Archive for the ‘Mythology’ Category

Owning a bed and breakfast joint may seem glamorous to some, like a lot of work to others, and downright stupid to another group. Let me tell you, it’s all of those things.

Inn sign


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Today’s blog is full of silliness. The following statements are proven facts that very few people know. Until today. Here at the Edge of Eternity, I aim to educate in a freakishly fun way.

So, without further ado, let’s get down to the truth, the whole truth, and nothing but the truth:

surprised face 2

Honey does not spoil. That’s right. Evidently you can eat 3,000 year old honey and suffer no painful consequences.


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Last week I gave you a smattering of the kinds of paranormal activity we currently experience here at The Baer House Inn. Never anything sinister or malevolent, just little noises to let us know that “we are not alone.”

This week, I’ll delve a little deeper into some lesser know types of ghosts or ways that ghosts manifest themselves.

First, let’s talk about the trickster, the kokopelli if you will.

Image courtesy Google Images

Image courtesy Google Images

According to http://listverse.com/2013/03/27/10-little-known-mysterious-ghost-types/ – “Unless one is German, then the “Kobold” is not exactly a household term when it comes to the paranormal. Like a poltergeist, the kobold is a mischievous little spirit, playing tricks on humans and doing things to unsettle whoever is occupying its space. Kobolds can be malevolent or benevolent, depending on circumstances.”

Well, I for one only want to experience the benevolent type.

Photo courtesy Google Images.

Photo courtesy Google Images.

Former innkeeper, Doug, had a first-hand experience with a Kobold while he was doing some remodeling work in the basement. You see, the basement (the inside one, we also have an outside one), used to be the Baer House kitchen. I know, I know – weird that a home built in the late 1860’s, early 1870’s had a kitchen inside the house. Unheard of at that time. You see, kitchens had a tendency to burn down and burn down fairly frequently. That’s because people still cooked over open fires or with open flames in cook stoves. Fire, my friends, can be very destructive if one is not careful.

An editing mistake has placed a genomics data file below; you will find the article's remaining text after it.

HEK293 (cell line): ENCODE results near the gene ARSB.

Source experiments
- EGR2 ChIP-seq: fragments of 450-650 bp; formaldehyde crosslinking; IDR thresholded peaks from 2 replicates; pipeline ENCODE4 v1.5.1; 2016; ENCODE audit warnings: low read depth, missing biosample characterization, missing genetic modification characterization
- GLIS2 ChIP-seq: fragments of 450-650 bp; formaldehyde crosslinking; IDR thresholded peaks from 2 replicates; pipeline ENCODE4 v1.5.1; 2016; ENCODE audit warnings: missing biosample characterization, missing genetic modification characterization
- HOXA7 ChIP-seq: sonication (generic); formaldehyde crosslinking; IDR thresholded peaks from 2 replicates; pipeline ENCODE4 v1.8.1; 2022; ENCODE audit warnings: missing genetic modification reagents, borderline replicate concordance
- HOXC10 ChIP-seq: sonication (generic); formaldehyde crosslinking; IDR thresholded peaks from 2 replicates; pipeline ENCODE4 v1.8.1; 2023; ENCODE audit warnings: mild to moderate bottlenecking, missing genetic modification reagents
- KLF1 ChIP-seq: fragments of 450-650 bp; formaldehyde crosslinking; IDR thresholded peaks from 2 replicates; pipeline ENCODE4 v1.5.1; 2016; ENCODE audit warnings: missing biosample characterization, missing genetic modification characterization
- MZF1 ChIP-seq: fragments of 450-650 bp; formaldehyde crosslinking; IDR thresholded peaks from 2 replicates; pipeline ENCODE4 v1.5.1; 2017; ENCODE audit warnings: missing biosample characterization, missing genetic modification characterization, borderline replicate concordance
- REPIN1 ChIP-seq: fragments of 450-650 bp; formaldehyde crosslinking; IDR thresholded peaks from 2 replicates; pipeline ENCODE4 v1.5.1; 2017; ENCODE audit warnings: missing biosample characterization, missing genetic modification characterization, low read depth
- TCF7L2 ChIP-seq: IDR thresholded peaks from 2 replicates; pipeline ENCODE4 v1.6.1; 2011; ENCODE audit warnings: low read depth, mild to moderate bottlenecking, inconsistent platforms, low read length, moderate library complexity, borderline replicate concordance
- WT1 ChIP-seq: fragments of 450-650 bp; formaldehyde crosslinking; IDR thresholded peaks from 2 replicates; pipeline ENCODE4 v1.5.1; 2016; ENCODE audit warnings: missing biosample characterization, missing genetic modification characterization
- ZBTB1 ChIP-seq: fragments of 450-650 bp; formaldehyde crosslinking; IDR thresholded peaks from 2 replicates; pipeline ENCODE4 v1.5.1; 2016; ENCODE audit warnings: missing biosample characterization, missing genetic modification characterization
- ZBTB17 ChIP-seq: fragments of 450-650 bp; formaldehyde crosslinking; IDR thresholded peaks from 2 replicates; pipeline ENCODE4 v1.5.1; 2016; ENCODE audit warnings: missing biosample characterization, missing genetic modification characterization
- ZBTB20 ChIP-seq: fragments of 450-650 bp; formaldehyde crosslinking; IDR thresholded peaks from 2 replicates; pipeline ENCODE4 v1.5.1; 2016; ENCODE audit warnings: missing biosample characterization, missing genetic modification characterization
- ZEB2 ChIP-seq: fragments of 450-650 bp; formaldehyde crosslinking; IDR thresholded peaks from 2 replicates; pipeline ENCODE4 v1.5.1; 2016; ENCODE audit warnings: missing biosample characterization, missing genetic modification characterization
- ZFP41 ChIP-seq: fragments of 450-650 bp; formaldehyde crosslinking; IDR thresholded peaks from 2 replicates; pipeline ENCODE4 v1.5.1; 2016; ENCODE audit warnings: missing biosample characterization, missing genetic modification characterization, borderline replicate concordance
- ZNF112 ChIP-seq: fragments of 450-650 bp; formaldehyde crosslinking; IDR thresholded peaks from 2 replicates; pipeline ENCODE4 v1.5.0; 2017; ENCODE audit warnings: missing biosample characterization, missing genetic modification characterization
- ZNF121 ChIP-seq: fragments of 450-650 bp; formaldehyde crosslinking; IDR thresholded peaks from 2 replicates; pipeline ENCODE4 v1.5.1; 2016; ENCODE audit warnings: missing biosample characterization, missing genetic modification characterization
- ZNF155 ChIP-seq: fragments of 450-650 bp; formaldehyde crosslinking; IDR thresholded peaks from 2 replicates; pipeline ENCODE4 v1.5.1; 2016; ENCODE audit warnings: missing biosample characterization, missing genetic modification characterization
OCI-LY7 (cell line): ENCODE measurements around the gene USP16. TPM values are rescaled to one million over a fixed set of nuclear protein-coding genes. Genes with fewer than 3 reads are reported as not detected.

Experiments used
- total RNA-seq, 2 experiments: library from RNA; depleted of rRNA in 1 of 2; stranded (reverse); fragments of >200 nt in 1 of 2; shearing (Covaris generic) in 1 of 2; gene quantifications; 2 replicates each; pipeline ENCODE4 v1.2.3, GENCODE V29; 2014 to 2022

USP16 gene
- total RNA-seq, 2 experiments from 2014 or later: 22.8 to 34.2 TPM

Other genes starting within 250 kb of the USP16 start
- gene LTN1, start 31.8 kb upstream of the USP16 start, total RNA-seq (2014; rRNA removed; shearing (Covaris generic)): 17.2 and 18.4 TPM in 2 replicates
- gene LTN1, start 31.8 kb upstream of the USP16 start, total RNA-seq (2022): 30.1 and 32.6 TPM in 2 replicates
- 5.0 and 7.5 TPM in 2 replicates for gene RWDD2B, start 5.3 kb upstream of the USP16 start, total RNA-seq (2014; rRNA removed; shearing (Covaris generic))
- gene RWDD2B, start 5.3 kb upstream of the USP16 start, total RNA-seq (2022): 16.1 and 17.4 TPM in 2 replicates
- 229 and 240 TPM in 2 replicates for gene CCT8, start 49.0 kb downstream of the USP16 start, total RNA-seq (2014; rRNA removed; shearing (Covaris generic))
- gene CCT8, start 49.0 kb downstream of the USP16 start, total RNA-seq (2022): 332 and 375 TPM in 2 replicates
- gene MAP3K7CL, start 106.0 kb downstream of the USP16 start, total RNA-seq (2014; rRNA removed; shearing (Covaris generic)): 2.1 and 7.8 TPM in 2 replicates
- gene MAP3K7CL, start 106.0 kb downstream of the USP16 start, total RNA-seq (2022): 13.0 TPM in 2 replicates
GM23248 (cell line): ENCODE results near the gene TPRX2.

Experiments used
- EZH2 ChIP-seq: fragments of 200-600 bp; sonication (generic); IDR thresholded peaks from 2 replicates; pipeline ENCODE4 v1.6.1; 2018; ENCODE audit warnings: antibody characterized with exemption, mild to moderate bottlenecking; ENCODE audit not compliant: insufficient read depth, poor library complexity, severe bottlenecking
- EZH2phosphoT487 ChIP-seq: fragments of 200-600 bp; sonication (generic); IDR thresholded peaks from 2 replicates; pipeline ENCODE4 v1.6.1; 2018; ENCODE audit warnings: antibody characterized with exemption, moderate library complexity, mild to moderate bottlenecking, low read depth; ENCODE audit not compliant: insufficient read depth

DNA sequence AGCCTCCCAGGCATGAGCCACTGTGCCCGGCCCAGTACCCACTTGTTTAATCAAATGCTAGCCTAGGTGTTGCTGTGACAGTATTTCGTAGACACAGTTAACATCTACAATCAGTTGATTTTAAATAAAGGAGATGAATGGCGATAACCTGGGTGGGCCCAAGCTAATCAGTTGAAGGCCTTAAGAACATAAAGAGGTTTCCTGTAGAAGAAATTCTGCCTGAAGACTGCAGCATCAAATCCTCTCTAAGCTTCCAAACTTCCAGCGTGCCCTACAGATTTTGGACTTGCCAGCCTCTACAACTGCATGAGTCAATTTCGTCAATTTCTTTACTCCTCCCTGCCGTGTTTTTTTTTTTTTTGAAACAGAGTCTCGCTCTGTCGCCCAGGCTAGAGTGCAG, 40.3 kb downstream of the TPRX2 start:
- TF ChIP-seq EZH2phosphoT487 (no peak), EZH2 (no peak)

Well, Ms. Leona Baer insisted that her kitchen be built right inside her home. After her original kitchen house “mysteriously” burned down (that’s a whole different blog post), her construction workers began building the basement kitchen. At that time, people thought Leona was a little off her rocker. Why risk burning down your big beautiful mansion just to have the convenience of an indoor kitchen?

Photo courtesy Google Images.

Photo courtesy Google Images.

Fast forward to 2005 when Doug bought the home and decided to turn that unused old kitchen space into a work-out room. During the initial remodel phase, quite frequently his tools went missing. On more than one occasion, he remembered putting a tool in a specific place only to have it disappear the next morning when he went to resume his work. Several days, or weeks, later, said tool would reappear in a very bizarre and out-of-the way place.

I’m thinking that’s a Kobold at work suggesting to Doug that perhaps a work-out room was not such a good idea. In fact, he never finished that room.

That basement was not completed until 2015, when we turned it into a downstairs family room (aka a place to store our stuff). We go down there just about every night to watch t.v. and I have a very small craft/sewing room down there. There’s also a very nice, very modern half bath.

Oh sure, the shenanigans continue, but mostly in the form of electronic equipment going wonky (ie, the television turning itself off or the dehumidifier suddenly stopping for no reason). Occasionally we’ll come home and the lights will be on. Nothing dangerous or scary, just the little trickster letting us know he’s/she’s around.

Photo courtesy Google Images.

Photo courtesy Google Images.

Now, it makes perfect sense that a Kobold would choose to inhabit this house. You see, this house was built by a very devout Jewish family, the patriarch of which immigrated from Germany. Remember the opening quote? Well, Lazarus Baer was a Jew from Germany, so . . . there you go.

Have you ever heard of Kobolds? I know a lot of you paranormal fans probably use that term every day as part of your regular vocabulary, but I had never heard of it. Until now. So tell me readers, would the presence of a friendly Kobold frighten you? Ever been on the receiving end of a paranormal trickster’s prank? I’d love to hear your experiences.

As always, thanks for taking the time to stop by and for your continued support. I love to read your comments, so keep them coming.

Word of the Day: Quadriga

Fun fact about me: I’m an avid fan of Dancing With the Stars.

Original post by Jansen Schmidt, December 2015. Photos and images courtesy Google Images.

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Gypsy Vanner - photo courtesy Google Images

Gypsy Vanner – photo courtesy Google Images